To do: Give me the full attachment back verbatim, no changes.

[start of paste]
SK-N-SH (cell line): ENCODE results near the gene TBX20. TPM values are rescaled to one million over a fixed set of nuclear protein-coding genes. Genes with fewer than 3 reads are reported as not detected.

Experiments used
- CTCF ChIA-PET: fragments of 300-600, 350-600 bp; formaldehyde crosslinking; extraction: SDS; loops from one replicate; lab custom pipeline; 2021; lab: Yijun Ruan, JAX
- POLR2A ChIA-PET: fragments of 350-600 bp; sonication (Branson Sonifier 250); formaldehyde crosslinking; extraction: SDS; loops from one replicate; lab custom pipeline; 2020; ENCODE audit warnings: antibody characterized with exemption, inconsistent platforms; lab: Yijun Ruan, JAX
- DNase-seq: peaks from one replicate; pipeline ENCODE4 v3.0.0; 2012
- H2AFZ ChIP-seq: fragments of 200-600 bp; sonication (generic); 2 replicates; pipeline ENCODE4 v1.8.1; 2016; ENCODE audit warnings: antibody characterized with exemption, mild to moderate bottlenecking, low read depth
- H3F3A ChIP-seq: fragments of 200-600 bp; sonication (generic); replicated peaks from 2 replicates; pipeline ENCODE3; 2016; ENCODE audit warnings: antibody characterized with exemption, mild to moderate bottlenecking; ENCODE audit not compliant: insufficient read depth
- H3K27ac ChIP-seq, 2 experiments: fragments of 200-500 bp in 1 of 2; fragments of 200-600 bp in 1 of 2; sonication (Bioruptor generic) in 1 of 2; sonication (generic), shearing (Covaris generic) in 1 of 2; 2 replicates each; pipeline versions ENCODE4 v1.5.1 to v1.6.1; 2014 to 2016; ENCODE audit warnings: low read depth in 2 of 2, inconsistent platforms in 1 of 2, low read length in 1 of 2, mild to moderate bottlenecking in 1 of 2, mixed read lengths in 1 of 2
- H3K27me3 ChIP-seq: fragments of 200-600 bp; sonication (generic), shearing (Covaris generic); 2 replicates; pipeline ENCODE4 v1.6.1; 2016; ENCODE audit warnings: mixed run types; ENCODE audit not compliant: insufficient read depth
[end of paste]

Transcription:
SK-N-SH (cell line): ENCODE results near the gene TBX20. TPM values are rescaled to one million over a fixed set of nuclear protein-coding genes. Genes with fewer than 3 reads are reported as not detected.

Experiments used
- CTCF ChIA-PET: fragments of 300-600, 350-600 bp; formaldehyde crosslinking; extraction: SDS; loops from one replicate; lab custom pipeline; 2021; lab: Yijun Ruan, JAX
- POLR2A ChIA-PET: fragments of 350-600 bp; sonication (Branson Sonifier 250); formaldehyde crosslinking; extraction: SDS; loops from one replicate; lab custom pipeline; 2020; ENCODE audit warnings: antibody characterized with exemption, inconsistent platforms; lab: Yijun Ruan, JAX
- DNase-seq: peaks from one replicate; pipeline ENCODE4 v3.0.0; 2012
- H2AFZ ChIP-seq: fragments of 200-600 bp; sonication (generic); 2 replicates; pipeline ENCODE4 v1.8.1; 2016; ENCODE audit warnings: antibody characterized with exemption, mild to moderate bottlenecking, low read depth
- H3F3A ChIP-seq: fragments of 200-600 bp; sonication (generic); replicated peaks from 2 replicates; pipeline ENCODE3; 2016; ENCODE audit warnings: antibody characterized with exemption, mild to moderate bottlenecking; ENCODE audit not compliant: insufficient read depth
- H3K27ac ChIP-seq, 2 experiments: fragments of 200-500 bp in 1 of 2; fragments of 200-600 bp in 1 of 2; sonication (Bioruptor generic) in 1 of 2; sonication (generic), shearing (Covaris generic) in 1 of 2; 2 replicates each; pipeline versions ENCODE4 v1.5.1 to v1.6.1; 2014 to 2016; ENCODE audit warnings: low read depth in 2 of 2, inconsistent platforms in 1 of 2, low read length in 1 of 2, mild to moderate bottlenecking in 1 of 2, mixed read lengths in 1 of 2
- H3K27me3 ChIP-seq: fragments of 200-600 bp; sonication (generic), shearing (Covaris generic); 2 replicates; pipeline ENCODE4 v1.6.1; 2016; ENCODE audit warnings: mixed run types; ENCODE audit not compliant: insufficient read depth